"I'm not asking them to get a truck licence but many of them hit the road
and are just disasters waiting to happen," he told Caravanning News.
for action from the federal government ...
Mr Creenaune's plea follows recent accidents involving
caravans and trucks, including one in which a caravan side-swiped a
B-double, causing it to overturn and trap the driver in the wreckage.
A transport industry worker for 30 years, Mr Creenhaune said he had
witnessed some "horrible" incidents on the road and it was time for the
federal government to take action.
"I have been to many crashes involving caravans and pulled elderly people
out," he said. "And they all had to do with inexperience."
He questioned the logic of people spending $30,000 or more on a caravan
but then foolishly steering clear of forking out
an extra thousand on a towing course.
Mr Creenhaune ‒ who
plans to retire in about nine years, buy a caravan and tour Australia
‒ revealed that
raising the issue had upset some people who had sent him abusive messages.
"I just delete them," he said. "They can say what they like, but I'm just
worried about everybody's safety ... and
not just getting on the bandwagon."
Troubled dealership hit with
rise in competition and suspected fraud
By Dennis Amor
Have your say
A FORMER employee of family-owned
and operated Brisbane RVs, which is now under
administration, has been charged with fraud.
The suspected employee
has been accused of defrauding the Queensland
company of over half a million dollars, which was
only recently identified.
The long-serving female member of staff is understood to
have been charged by police with several counts of siphoning funds from
the company, located alongside the Bruce Highway at Burpengary north of
Administrator Lee Crosthwaite, of Worrells Solvency and Forensic
Accountants, said the dealership,
one of the largest in the
Brisbane area, had also seen a
substantial increase in competition in the caravan industry in recent
It is a major agent for
Lotus, Paramount, Nova, Fortitude and Golden Eagle caravan and also boasts
of usually having over 50 used RVs for sale.
Worrells has revealed that its total debts
are in excess of $5
Secured creditor Wells Fargo is owed about $2.9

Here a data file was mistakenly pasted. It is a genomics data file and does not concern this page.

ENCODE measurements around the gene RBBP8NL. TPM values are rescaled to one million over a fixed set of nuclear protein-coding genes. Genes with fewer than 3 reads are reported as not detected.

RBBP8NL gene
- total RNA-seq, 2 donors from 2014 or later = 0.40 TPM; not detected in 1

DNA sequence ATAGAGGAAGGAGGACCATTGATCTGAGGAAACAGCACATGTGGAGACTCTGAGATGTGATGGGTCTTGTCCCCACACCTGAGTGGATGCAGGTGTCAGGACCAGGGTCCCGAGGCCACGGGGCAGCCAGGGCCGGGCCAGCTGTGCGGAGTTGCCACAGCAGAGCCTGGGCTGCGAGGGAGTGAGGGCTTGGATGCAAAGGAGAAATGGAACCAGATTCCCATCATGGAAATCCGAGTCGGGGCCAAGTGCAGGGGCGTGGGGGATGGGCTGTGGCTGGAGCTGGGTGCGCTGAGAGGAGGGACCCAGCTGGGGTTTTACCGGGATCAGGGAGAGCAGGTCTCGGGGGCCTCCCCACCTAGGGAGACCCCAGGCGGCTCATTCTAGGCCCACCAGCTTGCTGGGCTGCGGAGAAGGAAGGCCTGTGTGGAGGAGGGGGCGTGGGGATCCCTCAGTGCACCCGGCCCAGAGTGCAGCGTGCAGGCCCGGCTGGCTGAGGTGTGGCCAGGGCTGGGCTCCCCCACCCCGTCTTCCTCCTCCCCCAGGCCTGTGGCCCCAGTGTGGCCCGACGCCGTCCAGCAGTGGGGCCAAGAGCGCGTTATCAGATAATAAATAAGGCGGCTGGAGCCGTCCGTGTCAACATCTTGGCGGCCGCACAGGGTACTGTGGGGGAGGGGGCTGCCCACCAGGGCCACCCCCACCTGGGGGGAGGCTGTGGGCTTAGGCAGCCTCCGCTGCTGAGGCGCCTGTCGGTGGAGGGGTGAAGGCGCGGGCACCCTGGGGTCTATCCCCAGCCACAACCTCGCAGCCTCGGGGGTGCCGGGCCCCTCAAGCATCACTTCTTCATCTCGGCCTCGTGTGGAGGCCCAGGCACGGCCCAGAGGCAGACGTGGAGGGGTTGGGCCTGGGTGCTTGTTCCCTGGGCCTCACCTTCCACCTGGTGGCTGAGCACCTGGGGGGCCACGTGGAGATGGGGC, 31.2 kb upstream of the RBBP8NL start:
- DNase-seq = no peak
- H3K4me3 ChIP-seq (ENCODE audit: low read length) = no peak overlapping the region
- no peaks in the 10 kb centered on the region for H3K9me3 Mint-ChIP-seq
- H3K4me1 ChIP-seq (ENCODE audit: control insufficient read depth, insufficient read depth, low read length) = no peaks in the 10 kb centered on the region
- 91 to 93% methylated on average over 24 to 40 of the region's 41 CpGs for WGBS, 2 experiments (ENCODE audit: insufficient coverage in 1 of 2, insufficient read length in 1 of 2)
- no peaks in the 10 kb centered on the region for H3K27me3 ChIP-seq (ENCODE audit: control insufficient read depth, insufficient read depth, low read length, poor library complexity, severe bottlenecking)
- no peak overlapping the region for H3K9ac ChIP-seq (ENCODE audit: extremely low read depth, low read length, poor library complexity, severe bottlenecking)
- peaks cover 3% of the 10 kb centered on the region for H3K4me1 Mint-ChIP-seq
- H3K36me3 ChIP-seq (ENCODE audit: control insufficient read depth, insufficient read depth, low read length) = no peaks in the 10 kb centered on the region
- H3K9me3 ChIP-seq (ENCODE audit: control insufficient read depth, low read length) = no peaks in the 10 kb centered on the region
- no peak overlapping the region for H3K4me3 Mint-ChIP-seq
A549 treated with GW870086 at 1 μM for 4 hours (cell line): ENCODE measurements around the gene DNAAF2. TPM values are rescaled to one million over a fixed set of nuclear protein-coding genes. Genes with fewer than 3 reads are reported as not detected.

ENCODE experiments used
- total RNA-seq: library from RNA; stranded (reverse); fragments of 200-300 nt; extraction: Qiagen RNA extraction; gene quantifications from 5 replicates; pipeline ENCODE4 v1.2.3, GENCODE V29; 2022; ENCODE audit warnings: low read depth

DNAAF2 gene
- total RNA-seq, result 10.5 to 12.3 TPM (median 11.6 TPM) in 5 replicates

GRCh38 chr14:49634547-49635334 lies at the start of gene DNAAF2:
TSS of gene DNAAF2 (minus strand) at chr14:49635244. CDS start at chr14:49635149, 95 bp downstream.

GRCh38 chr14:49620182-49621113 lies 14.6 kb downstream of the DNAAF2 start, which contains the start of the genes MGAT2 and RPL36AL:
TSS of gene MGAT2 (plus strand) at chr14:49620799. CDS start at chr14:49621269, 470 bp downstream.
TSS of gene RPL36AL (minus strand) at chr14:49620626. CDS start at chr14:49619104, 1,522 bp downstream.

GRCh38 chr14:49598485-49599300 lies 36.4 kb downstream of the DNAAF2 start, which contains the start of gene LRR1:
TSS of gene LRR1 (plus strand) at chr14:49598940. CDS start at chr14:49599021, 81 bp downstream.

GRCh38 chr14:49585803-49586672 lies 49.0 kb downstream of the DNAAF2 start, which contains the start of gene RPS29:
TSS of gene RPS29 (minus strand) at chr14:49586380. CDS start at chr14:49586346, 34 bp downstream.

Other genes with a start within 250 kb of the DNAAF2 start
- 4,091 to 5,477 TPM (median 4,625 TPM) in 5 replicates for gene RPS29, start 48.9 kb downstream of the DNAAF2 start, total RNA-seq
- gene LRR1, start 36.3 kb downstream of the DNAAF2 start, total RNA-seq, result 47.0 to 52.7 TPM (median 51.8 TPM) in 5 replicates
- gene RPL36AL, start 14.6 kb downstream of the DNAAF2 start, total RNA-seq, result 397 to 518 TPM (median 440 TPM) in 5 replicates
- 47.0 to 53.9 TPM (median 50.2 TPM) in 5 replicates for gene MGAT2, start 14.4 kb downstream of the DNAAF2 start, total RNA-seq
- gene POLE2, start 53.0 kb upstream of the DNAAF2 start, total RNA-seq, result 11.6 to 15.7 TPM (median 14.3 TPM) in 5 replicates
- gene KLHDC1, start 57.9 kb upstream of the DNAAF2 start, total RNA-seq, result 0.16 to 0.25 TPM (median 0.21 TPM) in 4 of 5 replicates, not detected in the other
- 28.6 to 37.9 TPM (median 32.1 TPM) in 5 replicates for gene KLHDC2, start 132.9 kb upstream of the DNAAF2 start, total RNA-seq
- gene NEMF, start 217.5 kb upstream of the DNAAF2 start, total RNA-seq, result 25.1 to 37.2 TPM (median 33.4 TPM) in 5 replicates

million and holds a substantial amount of
repossessed stock in security under its floor
Brisbane RVs' 19-employee entitlements
amount to $330,000, caravan manufacturers are
owed about $900,000, trade creditors/suppliers $300,000 and the Australian
Taxation Office $150,000.
Worrells are continuing to trade the business in a reduced capacity to
complete the onsite assembly of a number of caravans and campers, and to
assist customers with orders and servicing.
In a prepared statement forwarded to Caravanning
News, Mr Crosthwaite said that on February 28,
Brisbane RVs' secured creditor took possession of a "substantial amount"
of the company’s stock under its floor plan finance agreement, leaving it
with little stock to trade.
"Prior to the voluntary administration appointment, the company received
deposits for a number of new and used caravans," the statement said.
"The used caravans are now being held for those customers, pending payment
of the balance.
"The deposits paid for new caravans, approximately $550,000, are unsecured
creditor claims in the administration.
"However, these customers should promptly contact the manufacturer of the
caravan direct as the manufacturers have advised that they are considering
honouring those orders where possible."
A sale of the remaining stock of caravans is now being undertaken.
The first meeting of creditors of the dealership will be held at Worrells
offices in Brisbane on March 13.
Three years - and still
doing what they love most
of their life on the road
MORE and more younger
caravanners are shunning the bright lights and joining Australia's army of
grey nomads. Official figures released by the Caravan Industry
Association of Australia indicate that couples in their twenties are
taking more and more caravan holidays, with a 16
percent rise during the last year. And while the
majority are satisfied with a couple of weeks in a holiday park, others
are turning caravanning into a lifestyle and hitting the road fulltime.